I want to thank all the people who've helped out along the way, everyone from those who opened their doors to Flotrack and provided me a place to stay to the kind strangers who gave directions to a stranded foreigner. Most of all I want to thank Alex, Ryan and Mark for the opportunity to see the world, attend some great meets and meet amazing people along the way.

Now it's time for cross country season! I'm excited to get back on the grind at the Stanford Invitational on September 29. Hope to see everyone out there!

Brian Herron Plans To Skip HS Outdoor Season And Run Unattached

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Brian Herron is quickly becoming one of the nation's top sprint talents, but he may soon join a very rare list of athletes with great potential who never won a state championship. 

Christian Coleman, Natoya Goule Highlight Professional Weekend

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Last Friday, Christian Coleman jump-started the professional indoor season with his 6.37 performance in the 60m. While there’s still uncertainty about whether or not the time will be ratified as an American and world record — there are different requirements for each — it signals that Coleman’s 2017 wasn’t an aberration. 

Norway's Sondre Nordstad Moen To Race Napoli Half Marathon

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Sondre Nordstad Moen will begin his 2018 racing season in the Napoli City Half Marathon (February 4th) after a sensational final few months in 2017.  In September he began with a personal best 27:55 for 10K in the Birell Prague Grand Prix and concluded with a December victory in the prestigious Fukuoka Marathon in a European Record 2:05:48.  In the interim he improved to number three on the European half marathon list with 59:48, in Valencia.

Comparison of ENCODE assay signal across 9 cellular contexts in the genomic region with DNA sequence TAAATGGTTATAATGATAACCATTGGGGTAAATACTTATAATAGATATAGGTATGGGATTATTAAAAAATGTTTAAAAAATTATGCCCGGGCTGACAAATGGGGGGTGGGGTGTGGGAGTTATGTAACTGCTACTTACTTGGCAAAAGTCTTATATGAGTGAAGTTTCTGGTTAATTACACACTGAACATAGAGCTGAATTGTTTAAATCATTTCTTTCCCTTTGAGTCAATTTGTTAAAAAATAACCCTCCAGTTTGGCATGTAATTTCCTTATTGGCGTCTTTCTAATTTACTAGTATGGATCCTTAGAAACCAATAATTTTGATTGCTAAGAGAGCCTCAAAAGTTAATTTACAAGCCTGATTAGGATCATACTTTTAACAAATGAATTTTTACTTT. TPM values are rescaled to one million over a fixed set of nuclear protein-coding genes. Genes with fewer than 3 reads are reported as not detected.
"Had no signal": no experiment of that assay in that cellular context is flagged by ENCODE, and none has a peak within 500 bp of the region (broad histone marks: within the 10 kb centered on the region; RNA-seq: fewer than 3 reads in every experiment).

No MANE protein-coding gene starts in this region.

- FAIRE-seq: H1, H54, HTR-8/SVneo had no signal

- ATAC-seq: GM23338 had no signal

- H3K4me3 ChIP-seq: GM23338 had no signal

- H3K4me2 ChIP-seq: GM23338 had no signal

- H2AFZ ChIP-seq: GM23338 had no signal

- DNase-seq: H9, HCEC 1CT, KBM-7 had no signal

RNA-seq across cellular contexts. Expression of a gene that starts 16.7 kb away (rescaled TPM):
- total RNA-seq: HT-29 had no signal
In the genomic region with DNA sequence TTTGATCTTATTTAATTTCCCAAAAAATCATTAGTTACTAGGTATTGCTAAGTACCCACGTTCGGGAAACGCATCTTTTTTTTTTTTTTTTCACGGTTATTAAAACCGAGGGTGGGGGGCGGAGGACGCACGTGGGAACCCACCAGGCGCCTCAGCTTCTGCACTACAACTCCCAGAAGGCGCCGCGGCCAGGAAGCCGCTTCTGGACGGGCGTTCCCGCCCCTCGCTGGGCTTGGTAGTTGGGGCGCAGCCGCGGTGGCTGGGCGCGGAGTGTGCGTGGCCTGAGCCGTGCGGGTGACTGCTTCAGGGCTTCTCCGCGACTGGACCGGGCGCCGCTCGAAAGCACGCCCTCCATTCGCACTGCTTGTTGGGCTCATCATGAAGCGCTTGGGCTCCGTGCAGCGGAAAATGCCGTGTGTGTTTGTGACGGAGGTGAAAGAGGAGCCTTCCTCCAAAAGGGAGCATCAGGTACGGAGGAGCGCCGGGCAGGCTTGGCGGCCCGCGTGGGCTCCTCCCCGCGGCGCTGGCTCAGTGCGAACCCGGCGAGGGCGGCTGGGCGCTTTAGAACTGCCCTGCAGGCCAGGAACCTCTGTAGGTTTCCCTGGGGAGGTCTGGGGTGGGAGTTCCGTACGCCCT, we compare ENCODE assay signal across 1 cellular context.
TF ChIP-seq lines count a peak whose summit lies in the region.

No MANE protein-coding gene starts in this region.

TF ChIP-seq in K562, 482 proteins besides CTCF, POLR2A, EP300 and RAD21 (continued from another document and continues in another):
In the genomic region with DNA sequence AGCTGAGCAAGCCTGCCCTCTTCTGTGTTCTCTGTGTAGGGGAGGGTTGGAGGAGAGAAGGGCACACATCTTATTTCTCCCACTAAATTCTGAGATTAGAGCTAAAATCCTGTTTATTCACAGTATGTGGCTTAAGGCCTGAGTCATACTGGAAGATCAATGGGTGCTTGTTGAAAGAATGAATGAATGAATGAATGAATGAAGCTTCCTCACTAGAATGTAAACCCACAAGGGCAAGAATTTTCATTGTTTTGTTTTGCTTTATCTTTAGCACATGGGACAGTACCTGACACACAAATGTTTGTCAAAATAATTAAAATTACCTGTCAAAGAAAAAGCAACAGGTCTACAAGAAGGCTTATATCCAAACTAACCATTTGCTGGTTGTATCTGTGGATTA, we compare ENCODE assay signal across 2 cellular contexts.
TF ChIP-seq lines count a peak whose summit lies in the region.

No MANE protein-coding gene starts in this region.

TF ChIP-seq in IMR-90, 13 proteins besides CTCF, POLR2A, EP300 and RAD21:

Matthew Centrowitz Moving To D.C., Still With Nike Oregon Project

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Matthew Centrowitz announced on Instagram that he is still with the Nike Oregon Project, but has relocated back to the Washington, D.C. area. The 2016 Olympic champion in the 1500m attended Broadneck High School in Annapolis, Maryland. Upon graduation, he attended the University of Oregon and remained in Oregon for his professional career. 

All The Best Things That Happened In The NCAA This Weekend

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Three collegiate records highlighted NCAA action this weekend, as UTEP sophomore Michael Saruni, Texas Tech junior Vincent Crisp, and Georgia senior Keturah Orji set standards in their respective events.

Keturah Orji Breaks American, Collegiate Indoor Record For Triple Jump

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Georgia's Keturah Orji broke her own American and NCAA indoor records in the triple jump on Saturday with a leap of 14.53m/47-8 at the Clemson Invitational.

Katelyn Tuohy Shatters Mary Cain's National High School Record For 5K

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North Rockland High School, New York, sophomore Katelyn Tuohy ran the fastest 5K ever for a high school girl — indoors or outdoors — today with her winning time of 15:37.12 at the VA Showcase in Lynchburg, Virginia.

Christian Coleman Crushes 60m World Record In His Season Opener

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Today, in his first meet of the year, Christian Coleman set the bar for his season incredibly high and put the world on notice. 

Vincent Crisp Runs Fastest Collegiate Time Ever For 600 Yards

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Texas Tech junior Vincent Crisp posted the fastest indoor collegiate mark of all time over 600 yards on Friday. Competing at the Texas Tech Red Raider Invitational in Lubbock, Texas, Crisp ran 1:08.16 and held off TCU’s Derrick Mokaleng, who ran 1:08.18.

Michael Saruni Runs World-Best In Indoor 600m

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On Friday night, Michael Saruni continued his hot start to 2018. The UTEP sophomore ran a world-best time of 1:14.79 in the 600m at the Dr. Martin Luther King Jr. Invitational in Albuquerque.